The UK’s transition to a resilient, low-carbon economy is in danger of being derailed by a lack of Government action on climate change, the Committee on Climate Change says.
This report is the Committee on Climate Change's ninth annual assessment of UK progress in reducing emissions and meeting carbon budgets.
This synthesis report summarises the key recommendations from the Committee on Climate Change and the Adaptation Sub-Committee's respective 2017 Reports to Parliament.
The Committee on Climate Change was asked by the Scottish Government to examine the impacts of extraction of Scottish unconventional oil and gas (UOG), comprising shale gas, shale oil and coalbed methane, on Scottish greenhouse gas emissions and climate targets. This report fulfils that duty.
In this report for the Committee on Climate Change, the TIAM-Grantham energy system model is used to consider the impact of a ‘dash for gas’ in Western Europe on global energy supply and emissions. The report builds on analysis carried out as part of the AVOID2 project.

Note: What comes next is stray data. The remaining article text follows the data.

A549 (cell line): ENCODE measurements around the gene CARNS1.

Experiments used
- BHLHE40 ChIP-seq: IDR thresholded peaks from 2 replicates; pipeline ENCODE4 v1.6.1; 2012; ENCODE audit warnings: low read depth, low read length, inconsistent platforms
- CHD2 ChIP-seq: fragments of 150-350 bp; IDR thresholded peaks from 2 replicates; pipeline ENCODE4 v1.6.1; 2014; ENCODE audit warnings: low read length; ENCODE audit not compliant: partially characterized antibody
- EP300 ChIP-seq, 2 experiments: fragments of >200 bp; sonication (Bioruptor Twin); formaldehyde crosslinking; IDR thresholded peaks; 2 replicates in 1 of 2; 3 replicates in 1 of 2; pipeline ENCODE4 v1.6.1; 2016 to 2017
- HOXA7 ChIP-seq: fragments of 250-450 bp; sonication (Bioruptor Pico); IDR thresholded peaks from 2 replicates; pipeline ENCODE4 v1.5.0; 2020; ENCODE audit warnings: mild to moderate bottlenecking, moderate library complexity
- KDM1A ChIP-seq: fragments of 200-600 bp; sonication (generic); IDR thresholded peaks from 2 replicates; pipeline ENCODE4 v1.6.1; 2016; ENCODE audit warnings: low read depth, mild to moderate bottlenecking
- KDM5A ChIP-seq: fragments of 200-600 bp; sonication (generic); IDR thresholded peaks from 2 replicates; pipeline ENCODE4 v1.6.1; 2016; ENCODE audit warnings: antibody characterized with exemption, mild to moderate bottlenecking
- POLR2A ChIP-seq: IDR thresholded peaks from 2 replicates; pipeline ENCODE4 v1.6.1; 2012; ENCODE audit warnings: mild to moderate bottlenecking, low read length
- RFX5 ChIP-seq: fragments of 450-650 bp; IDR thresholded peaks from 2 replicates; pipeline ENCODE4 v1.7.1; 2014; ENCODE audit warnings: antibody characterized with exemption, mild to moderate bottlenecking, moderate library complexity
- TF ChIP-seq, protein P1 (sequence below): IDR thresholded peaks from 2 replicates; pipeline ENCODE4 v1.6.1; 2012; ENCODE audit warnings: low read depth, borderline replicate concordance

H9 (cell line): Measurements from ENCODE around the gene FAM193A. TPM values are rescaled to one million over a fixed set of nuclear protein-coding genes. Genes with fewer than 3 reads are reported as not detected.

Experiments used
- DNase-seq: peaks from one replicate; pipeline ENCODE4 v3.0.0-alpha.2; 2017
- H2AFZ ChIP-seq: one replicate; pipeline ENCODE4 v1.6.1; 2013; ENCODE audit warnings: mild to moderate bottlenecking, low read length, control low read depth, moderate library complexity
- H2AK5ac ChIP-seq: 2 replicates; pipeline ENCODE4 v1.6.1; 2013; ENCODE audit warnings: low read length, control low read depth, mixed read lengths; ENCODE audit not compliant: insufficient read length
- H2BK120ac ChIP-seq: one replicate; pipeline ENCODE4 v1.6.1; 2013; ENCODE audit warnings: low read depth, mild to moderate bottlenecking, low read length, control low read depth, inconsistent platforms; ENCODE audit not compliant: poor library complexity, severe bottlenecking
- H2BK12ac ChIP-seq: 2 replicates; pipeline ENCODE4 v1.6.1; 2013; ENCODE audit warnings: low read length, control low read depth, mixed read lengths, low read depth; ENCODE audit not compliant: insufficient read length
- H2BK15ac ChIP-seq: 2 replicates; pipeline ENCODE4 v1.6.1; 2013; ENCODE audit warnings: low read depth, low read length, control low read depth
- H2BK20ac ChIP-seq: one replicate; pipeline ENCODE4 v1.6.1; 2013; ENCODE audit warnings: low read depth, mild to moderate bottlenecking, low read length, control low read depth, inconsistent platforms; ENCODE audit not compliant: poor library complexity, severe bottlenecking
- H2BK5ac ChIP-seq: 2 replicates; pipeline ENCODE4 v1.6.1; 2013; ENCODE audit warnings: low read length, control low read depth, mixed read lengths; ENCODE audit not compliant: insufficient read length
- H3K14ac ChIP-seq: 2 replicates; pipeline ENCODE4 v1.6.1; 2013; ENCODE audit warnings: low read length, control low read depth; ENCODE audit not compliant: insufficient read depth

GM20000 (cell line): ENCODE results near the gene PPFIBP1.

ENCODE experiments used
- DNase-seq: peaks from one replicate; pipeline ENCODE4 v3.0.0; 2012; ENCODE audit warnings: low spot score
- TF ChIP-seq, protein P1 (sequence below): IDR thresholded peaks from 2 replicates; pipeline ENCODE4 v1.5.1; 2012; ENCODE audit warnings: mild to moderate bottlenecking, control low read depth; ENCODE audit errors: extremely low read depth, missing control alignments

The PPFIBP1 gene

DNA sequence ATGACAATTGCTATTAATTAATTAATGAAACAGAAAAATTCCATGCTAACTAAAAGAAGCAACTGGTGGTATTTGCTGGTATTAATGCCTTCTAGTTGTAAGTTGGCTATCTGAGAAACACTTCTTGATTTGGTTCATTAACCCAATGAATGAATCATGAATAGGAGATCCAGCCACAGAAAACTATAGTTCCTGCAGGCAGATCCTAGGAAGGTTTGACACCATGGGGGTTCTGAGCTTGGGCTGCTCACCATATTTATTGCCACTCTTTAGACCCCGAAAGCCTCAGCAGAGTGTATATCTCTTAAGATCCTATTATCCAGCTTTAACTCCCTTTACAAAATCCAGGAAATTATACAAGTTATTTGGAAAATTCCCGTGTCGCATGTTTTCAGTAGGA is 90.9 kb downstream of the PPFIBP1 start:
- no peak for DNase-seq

The Committee’s report ‘The compatibility of UK onshore petroleum with meeting the UK's carbon budgets’ is the result of a new duty under the Infrastructure Act 2015. This duty requires the CCC to advise the Secretary of State for Energy and Climate Change about the implications of exploitation of onshore petroleum, including shale gas, for meeting UK carbon budgets.
Shale gas exploitation by fracking on a significant scale is not compatible with the UK’s climate change targets unless three key tests are met – on methane leaks, gas consumption and carbon budgets – according to new analysis from the Committee on Climate Change.
The Committee on Climate Change is shortly due to provide advice to the Secretary of State for Energy and Climate Change on whether the exploitation of onshore petroleum resources (including shale gas) is compatible with meeting UK carbon budgets. The Committee expects its advice to be published in May.
This is a busy time for decisions about how to address climate change. By the end of 2015, after leaders meet in Paris in December, we’ll know what the world proposes to do in the face of the risks posed by rising average global temperatures. This period is no less busy domestically. In all, there […]
To: Rt Hon. Joan Walley MP, Chair Environmental Audit Committee A letter from Matthew Bell, Chief Executive of the Committee on Climate Change, responding to the EAC’s letter of 4 February asking for our assessment of the consistency of UK shale gas production with carbon budgets. Read the original letter on the EAC’s website.